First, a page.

“I have had wills where the de facto partners were separated for decades, but the will-maker didn’t update their will, leaving everything to their ex-partner,” Lowe tells NZ Lawyer. “In these cases, there is a limit on what we can do under probate jurisdiction, which is very binary. The only question is whether the ex-partner has the authority, regardless of what happened.”
Further, any assets not accounted for by a will, such as jointly owned property, also remain on foot following separation.
“It is very important to note that if property is owned as joint tenants (rather than tenants in common in defined shares, for example, half shares) then the property passes directly to the survivor by way of ‘survivorship’ and the deceased person’s interest in it does not form part of their estate,” Speed explains.
“For this reason, it is often advisable to take legal advice about ‘severing the tenancy’ following separation, particularly if there is likely to be a protracted dispute about relationship property division, to avoid the risk of this happening if one spouse/partner dies before the relationship property division has been resolved.”
Can an ex-spouse contest a will?
According to Morrison Kent Lawyers senior associate David Abricossow, a key consideration in whether an ex-spouse can contest a will is whether the parties have divided their relationship property, either under the Property (Relationships) Act or by court order.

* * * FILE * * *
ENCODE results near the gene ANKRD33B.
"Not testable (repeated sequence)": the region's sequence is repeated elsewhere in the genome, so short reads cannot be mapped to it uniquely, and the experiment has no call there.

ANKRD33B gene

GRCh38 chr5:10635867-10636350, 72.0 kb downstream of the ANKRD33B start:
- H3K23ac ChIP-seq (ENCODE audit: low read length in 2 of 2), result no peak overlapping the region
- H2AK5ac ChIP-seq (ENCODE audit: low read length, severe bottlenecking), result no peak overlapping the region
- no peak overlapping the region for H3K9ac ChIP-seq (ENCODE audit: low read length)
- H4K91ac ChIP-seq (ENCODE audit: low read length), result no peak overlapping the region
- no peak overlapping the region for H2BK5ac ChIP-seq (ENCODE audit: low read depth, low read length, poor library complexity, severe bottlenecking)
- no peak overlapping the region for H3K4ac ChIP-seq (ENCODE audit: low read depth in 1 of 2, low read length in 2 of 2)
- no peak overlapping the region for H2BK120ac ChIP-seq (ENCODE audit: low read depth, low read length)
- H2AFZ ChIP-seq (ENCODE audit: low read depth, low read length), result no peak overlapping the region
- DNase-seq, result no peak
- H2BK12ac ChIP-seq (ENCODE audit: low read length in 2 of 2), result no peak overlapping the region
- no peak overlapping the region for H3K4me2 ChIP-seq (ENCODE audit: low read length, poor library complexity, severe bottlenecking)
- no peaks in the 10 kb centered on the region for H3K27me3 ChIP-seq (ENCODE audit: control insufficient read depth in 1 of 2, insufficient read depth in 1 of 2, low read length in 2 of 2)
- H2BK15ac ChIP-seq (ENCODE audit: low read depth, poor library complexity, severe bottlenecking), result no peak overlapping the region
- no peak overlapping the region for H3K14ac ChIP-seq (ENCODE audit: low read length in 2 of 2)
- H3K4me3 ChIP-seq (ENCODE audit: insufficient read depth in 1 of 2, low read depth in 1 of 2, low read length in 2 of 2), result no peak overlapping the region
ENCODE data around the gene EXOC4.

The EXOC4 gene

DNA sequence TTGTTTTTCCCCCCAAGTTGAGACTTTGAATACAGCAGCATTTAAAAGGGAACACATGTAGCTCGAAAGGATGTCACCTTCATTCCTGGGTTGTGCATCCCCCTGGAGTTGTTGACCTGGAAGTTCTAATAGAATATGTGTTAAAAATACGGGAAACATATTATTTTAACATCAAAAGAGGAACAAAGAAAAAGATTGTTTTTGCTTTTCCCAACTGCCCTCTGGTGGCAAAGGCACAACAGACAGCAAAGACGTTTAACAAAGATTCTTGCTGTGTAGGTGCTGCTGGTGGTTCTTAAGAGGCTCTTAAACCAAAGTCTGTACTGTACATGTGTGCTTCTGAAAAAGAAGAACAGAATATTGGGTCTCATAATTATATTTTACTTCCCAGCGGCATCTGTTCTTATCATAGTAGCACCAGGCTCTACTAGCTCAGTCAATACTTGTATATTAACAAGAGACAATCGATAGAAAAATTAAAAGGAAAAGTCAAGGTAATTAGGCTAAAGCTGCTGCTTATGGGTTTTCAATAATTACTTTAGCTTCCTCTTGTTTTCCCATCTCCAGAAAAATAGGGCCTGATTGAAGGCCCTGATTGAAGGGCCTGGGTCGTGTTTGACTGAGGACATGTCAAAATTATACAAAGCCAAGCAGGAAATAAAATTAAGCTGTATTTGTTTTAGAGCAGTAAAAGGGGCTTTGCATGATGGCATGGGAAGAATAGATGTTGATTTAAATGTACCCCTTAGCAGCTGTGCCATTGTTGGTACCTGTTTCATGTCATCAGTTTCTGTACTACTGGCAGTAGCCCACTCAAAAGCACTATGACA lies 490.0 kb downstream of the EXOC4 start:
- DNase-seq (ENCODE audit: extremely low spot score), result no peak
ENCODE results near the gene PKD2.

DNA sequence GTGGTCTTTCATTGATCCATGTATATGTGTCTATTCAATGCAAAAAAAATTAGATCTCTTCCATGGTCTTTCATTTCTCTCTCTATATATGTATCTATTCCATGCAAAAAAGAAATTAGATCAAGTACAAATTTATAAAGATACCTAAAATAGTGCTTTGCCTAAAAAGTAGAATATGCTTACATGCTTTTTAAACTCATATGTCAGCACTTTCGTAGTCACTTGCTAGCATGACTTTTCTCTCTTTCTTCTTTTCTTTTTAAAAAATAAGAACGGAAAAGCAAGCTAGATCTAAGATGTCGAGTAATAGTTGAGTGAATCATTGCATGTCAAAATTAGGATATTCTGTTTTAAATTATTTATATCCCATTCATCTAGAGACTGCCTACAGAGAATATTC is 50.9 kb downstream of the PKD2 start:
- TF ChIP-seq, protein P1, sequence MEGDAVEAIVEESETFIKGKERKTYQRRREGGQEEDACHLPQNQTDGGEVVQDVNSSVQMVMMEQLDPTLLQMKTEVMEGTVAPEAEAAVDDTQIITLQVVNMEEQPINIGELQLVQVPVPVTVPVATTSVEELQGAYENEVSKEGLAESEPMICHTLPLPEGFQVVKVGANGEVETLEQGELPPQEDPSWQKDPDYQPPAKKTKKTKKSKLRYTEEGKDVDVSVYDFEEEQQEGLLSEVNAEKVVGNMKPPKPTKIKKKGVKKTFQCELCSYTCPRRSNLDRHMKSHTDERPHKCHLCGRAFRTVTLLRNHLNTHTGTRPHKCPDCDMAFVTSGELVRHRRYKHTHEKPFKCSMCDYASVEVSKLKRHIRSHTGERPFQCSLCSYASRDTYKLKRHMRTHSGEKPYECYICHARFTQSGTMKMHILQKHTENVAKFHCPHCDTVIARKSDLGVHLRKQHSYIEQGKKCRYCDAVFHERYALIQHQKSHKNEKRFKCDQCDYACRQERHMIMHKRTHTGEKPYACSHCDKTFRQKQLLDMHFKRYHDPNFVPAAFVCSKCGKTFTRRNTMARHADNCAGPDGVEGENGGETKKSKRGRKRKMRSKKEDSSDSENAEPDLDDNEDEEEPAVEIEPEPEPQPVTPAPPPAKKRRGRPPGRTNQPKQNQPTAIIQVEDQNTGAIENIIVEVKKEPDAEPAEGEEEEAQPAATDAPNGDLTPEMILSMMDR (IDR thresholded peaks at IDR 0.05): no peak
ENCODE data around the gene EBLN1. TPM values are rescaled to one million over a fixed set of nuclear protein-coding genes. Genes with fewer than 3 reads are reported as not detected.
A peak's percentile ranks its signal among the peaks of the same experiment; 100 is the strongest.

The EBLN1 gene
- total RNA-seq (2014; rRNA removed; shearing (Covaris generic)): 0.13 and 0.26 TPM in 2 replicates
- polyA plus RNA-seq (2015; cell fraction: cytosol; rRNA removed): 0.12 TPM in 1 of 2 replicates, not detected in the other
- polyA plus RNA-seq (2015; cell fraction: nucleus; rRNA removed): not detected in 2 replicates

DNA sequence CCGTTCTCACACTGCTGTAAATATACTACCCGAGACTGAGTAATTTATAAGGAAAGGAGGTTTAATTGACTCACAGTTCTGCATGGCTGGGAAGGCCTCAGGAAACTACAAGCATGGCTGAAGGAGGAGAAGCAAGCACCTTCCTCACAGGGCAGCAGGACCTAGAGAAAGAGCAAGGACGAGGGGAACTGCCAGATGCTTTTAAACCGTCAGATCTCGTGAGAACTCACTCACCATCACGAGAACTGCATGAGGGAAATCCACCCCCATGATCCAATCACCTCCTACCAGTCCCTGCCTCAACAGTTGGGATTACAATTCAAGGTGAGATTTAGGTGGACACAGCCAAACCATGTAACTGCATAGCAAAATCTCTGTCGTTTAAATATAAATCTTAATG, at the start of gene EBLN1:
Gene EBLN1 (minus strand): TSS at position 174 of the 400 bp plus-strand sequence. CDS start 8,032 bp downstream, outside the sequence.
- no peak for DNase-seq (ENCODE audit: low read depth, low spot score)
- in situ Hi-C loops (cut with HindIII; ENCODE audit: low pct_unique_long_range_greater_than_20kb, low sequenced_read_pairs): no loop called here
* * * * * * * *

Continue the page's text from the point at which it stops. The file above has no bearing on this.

“On the death of the spouse or partner, the claimant has to make a formal election whether to take up their entitlements based on a will left by the deceased or make a separate claim under the Property (Relationships) Act,” Abricossow tells NZ Lawyer.
“If there is a separation order or the parties have formally dissolved their marriage, the claimant does not have to make a formal election – they can just apply. If an ex-spouse has rendered services to the deceased prior to their passing and they were promised a share of their estate which has not been reflected in the terms of the will, they may make a claim pursuant to the Law Reform (Testamentary Promises) Act.”
Speed points out that there are other mechanisms by which wills can challenged, “such as where a person believes that the will-maker did not have capacity when they signed the will, or if they were coerced into signing.”
“These sorts of claims are open to an ex-spouse (or any other beneficiary),” she says.
Grounds that the validity of the will can be challenged
Under the Family Protection Act, a will’s validity may be challenged where the deceased person owed a “moral duty” to the claimant. The moral duty gives ethical consideration to the nature of the relationship and the financial need of the claimant.
“The moral duty owed to a person by a will-maker therefore depends on the nature and duration of their relationship. The fact that a couple has separated is taken into account, along with the size of the estate and other claims on the estate,” Speed says.
In sum, it is important to regularly review and update your will, especially when your personal circumstances change. If in doubt, and to ensure your estate is distributed correctly, it is generally beneficial to seek advice tailored to your situation.